Reports: ND656174-ND6: Electronic Laser Photodissociation Spectroscopy of Gas-Phase Metalloporphyrins and Metalloporphyrin-Aromatic Molecule Complexes: Investigating the Evolution of the Soret Band of Petroporphyrins
Caroline E. Dessent, PhD, MS, BA, University of York
The project aims to study the electronic spectroscopy and photochemistry of isolated, gaseous metalloporphyrins (Figure 1) and their aromatic molecule complexes. These studies are being performed for the first time in a novel custom-adapted laser-interfaced commercial mass spectrometer, where the porphyrins are produced as gaseous ions via electrospray ionization, mass-selected and then subjected to laser photoexcitation within an ion trap. Excellent progress has been made on the project over the year, including the production of several metalloporphyrins and their aromatic complexes via electrospray, and the measurement of their gas-phase electronic spectra.
We began work on the non-metallated prototype porphyrin system, TPP. This is a synthetic porphyrin, although metallated forms of it are found as petroporphyrins (i.e. geochemical metalloporphyrins). In its neutral state, it is highly symmetric and has a characteristic absorption profile with an intense Soret band (lmax=415 nm) and four Q bands (lmax = 514, 549, 589, 646 nm). On protonation, this high symmetry is lost, with the Soret band known to red-shift in solution, while the four Q bands collapsing to two bands. We were successful in electrospraying TPP in its protonated form, TPP∙H+, and measuring the first gas-phase absorption (or photodepletion) spectrum (Figure 2).
The prominent Soret band can be seen clearly in the gas-phase spectrum, with lmax = 420 nm. This feature is notably blue-shifted by 19 nm compared to the solution-phase spectrum. Our experiments have also allowed us to investigate the photodegradation products across the same spectral region. We have identified two photodegradation channels, associated with loss of either one (photofragment m/z = 538) or two (photofragment m/z = 461) benzene rings respectively. The relevant photofragment action spectra are shown in Figure 3, and reveal that although both photofragments are produced with the same spectral profile (indicating the same decay pathway) intriguingly, the fragments are produced relatively more strongly through the Q-branch region of the spectrum (the lower energy spectral range). It is also notable that the pair of photofragments observed differ from thermal fragments observed from this porphyrin upon low-energy CID, where only the m/z=538 fragment is produced. Our initial conclusion is that the gas-phase excited states accessed through both the Q and Soret band are relatively long-lived, thus allowing evolution on the excited state surface and production of distinctive (i.e. non-ground state) photofragments. This work is currently being written up as a Chemical Physics Letter. Our results provide an excellent set of benchmark data for dynamical excited state calculations.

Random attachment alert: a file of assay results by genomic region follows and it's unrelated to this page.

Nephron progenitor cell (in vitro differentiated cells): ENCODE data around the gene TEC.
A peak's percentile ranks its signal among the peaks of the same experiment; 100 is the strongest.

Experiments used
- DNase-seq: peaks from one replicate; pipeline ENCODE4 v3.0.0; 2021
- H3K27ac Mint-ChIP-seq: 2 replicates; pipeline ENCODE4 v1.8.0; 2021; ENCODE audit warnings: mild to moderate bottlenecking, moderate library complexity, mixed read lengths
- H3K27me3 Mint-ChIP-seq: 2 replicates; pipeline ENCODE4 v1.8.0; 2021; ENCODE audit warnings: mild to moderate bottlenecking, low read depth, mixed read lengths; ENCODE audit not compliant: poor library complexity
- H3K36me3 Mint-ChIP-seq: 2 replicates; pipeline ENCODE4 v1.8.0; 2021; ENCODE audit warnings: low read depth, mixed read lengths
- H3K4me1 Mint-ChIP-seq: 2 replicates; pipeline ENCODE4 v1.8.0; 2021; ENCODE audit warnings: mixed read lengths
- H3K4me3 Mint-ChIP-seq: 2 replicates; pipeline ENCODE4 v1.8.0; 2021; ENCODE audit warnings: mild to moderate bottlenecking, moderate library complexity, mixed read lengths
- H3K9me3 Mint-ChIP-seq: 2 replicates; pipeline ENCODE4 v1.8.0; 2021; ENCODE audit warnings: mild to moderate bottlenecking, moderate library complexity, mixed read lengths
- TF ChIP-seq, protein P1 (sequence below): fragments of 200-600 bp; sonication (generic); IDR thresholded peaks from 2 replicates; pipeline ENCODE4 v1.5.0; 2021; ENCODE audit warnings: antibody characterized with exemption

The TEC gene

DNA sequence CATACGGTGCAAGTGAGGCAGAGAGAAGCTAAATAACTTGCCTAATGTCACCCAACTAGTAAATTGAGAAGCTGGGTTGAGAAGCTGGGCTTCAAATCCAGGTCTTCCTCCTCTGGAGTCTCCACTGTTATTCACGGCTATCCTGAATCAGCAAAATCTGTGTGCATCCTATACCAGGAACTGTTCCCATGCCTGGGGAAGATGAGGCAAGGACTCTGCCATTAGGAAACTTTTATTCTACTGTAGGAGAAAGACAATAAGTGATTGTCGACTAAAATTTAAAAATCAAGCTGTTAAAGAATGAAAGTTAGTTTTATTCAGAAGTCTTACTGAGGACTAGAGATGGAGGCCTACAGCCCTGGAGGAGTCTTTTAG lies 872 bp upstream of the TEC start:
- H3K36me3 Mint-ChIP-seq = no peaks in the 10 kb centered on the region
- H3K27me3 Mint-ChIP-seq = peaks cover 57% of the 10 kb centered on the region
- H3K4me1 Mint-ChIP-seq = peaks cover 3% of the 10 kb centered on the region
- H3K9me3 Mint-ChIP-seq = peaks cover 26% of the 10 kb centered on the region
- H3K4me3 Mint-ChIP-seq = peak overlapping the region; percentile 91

Following on from our work on the non-metallated TPP∙H+, we have measured the gas-phase electronic absorption spectra of several metalloporphyrins, namely hemin+, which contains an Fe center, FeTPP+, a vanadium oxide TPP system (VOTPP), and finally NiTPP. The initial optimization of the electrospray conditions to produce sufficient quantities of the metalloporphyrins in the gas-phase was challenging, but we have now developed an excellent methodology for producing strong gaseous metalloporphyrin ion signals. Figure 4 provides an example of one of the metalloporphyrin spectra (FeTPP+) we have recorded. Although the strong Soret band is clearly visible in this spectrum (lmax=415 nm), the Q-band which occurs in the solution-phase spectrum, appears absent in the gas-phase spectrum. We conducted a series of power-dependent measurements to investigate whether the spectral profile changes with laser power and found that the Q band did in fact reappear when higher laser powers are employed. This measurement again reveals information about the dynamical nature of the metalloporphyrin excited states as it indicates that Q band excitation accesses a very long-lived excited state, requiring extra energy (in the form of the second photon) to effect decay.
Photofragmentation studies were conducted alongside the photodepletion (absorption) measurements. Intriguingly, the photofragmentation of the metalloporphyrin, FeTPP+, produced identical fragments as the protoporphyrin, TPP∙H+, indicating that the metal centre is not controlling the excited state characteristics to any significant extent.
Work is now proceeding to conduct computational calculations on the metalloporphyrins to allow us to compare the experimental spectra with calculated spectra. These calculations are relatively time consuming given the molecular size. Once these calculations are completed, we anticipate that this part of the study will be published in JPC A. Some further experimental work is also needed to check the spectral integrity (in terms of ion intensity) across the crystal change in the OPO (dashed line on figures). The spectra shown above have been recorded across a very large spectral range for gas-phase spectra and it will be important to check that the ion-intensity is internally consistent across the entire range.
Finally, we have moved on to perform the first measurements of metalloporphyrins bound to nitrogen containing aromatics (e.g. Figure 5). We were successful in producing the required species via electrospray, and obtaining photodepletion and photofragmentation spectra. Some very interesting results have been obtained, and we will now to perform calculations and full analysis of the data obtained. As an example, Figure 6 displays the photodepletion spectrum of a [FeTPP]+∙pyridine complex (Figure 5). The strong Soret band is still visible at lmax=370 nm and a much weaker Q-band at 490 nm.